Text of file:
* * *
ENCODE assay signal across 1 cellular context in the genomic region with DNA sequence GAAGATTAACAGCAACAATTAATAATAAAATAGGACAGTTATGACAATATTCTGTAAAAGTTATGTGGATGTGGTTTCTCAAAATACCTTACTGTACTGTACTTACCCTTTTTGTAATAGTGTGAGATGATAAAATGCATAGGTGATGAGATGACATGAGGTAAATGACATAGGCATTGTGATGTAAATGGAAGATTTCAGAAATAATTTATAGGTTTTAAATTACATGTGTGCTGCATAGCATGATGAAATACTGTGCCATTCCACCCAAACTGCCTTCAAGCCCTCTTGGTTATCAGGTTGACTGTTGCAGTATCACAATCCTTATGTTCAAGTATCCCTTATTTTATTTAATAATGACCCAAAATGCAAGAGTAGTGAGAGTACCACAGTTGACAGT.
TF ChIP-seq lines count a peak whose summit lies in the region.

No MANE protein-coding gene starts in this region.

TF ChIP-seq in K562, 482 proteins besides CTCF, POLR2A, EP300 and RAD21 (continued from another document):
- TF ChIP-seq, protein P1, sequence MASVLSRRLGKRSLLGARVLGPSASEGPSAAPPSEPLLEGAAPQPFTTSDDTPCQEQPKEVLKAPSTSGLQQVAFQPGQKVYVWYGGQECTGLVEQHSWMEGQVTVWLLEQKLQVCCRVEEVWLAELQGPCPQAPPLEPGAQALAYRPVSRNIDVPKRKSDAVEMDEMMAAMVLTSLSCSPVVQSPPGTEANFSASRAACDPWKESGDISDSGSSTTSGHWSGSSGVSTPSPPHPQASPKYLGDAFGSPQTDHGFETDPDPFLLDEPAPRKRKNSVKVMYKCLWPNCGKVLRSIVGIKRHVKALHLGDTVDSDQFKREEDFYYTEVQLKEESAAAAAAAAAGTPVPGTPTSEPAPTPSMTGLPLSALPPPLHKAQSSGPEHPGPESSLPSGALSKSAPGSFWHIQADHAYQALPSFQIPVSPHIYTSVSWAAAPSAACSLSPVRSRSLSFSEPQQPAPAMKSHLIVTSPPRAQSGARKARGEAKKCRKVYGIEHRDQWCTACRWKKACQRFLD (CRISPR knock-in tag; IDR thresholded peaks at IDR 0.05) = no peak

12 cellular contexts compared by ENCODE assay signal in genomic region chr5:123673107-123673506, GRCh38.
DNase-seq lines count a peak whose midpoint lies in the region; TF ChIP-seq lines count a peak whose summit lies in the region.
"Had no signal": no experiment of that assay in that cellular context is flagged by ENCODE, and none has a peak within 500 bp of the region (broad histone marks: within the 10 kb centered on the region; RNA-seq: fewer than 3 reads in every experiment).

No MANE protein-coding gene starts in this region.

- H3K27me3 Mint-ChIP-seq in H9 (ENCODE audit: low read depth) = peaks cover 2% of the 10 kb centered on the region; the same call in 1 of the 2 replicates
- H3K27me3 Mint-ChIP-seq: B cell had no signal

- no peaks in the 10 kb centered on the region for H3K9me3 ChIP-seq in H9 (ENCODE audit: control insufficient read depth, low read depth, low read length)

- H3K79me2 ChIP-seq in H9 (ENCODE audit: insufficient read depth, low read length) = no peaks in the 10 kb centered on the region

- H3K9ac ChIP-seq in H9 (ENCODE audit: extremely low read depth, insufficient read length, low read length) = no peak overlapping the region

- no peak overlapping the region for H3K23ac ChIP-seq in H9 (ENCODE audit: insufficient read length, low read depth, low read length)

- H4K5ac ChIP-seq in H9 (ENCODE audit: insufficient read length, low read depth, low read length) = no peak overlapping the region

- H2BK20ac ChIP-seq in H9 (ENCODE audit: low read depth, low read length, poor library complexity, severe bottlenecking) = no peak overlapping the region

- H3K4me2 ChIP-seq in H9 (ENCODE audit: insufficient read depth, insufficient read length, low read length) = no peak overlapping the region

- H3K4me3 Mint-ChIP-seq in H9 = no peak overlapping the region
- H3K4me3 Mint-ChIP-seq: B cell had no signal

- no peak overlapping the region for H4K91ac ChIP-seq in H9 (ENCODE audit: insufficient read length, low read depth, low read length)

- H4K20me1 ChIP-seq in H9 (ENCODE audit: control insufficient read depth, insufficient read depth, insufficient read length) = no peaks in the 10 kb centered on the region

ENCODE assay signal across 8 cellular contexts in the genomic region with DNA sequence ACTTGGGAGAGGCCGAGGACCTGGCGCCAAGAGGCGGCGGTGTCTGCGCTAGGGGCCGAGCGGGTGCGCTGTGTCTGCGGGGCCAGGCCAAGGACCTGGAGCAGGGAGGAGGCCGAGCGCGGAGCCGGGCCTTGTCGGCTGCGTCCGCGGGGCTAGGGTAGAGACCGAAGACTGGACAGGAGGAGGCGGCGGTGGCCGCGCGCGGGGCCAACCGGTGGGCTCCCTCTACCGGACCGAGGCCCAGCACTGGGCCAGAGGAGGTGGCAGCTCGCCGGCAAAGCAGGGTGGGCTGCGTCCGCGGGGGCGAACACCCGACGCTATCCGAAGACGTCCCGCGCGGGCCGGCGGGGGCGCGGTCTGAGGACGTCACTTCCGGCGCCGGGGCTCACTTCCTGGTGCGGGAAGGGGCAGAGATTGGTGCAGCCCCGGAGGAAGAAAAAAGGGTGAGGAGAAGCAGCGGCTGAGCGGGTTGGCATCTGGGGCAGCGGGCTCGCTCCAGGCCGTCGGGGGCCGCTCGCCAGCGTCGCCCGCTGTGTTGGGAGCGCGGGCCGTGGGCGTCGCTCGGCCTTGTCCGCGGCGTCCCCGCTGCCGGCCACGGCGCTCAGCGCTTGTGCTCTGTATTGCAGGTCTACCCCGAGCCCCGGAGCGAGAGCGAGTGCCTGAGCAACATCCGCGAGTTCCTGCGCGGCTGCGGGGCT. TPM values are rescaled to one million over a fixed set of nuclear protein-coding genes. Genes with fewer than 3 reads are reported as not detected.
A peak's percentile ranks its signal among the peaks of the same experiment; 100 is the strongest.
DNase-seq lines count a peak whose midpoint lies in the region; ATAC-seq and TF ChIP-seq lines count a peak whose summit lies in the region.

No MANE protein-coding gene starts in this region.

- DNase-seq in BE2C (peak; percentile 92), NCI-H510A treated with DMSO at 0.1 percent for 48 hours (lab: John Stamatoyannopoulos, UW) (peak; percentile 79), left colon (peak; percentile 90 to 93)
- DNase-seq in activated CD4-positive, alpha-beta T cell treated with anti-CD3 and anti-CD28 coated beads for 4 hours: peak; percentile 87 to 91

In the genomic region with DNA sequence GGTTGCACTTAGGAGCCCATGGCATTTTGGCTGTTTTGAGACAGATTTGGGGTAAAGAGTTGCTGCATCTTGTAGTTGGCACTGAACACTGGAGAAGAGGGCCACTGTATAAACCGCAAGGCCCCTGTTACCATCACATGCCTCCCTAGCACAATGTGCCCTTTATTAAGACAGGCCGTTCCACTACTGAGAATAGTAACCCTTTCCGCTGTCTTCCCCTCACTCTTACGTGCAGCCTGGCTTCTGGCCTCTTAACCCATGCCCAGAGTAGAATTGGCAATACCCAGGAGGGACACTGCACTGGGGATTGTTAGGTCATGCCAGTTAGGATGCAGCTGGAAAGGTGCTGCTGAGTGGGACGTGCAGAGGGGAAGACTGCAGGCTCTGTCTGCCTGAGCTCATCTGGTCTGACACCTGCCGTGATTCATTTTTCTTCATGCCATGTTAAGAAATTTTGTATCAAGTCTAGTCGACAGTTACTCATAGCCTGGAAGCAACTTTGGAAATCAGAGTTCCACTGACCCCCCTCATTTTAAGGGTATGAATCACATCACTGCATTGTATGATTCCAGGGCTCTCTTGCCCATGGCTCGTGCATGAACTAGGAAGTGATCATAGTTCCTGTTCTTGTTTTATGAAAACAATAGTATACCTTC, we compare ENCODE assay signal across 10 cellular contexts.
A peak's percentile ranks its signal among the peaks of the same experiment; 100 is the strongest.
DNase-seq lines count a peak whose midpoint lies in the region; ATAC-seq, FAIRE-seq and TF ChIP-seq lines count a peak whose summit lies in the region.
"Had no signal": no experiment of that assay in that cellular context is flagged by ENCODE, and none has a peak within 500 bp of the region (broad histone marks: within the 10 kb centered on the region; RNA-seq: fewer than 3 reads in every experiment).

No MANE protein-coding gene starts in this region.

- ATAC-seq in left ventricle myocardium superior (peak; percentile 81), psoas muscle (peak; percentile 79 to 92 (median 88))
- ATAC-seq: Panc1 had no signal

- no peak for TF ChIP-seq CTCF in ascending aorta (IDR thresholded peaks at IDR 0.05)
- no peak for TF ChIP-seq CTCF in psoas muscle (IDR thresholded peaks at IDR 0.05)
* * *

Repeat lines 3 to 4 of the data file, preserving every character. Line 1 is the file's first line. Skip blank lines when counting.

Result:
No MANE protein-coding gene starts in this region.

TF ChIP-seq in K562, 482 proteins besides CTCF, POLR2A, EP300 and RAD21 (continued from another document):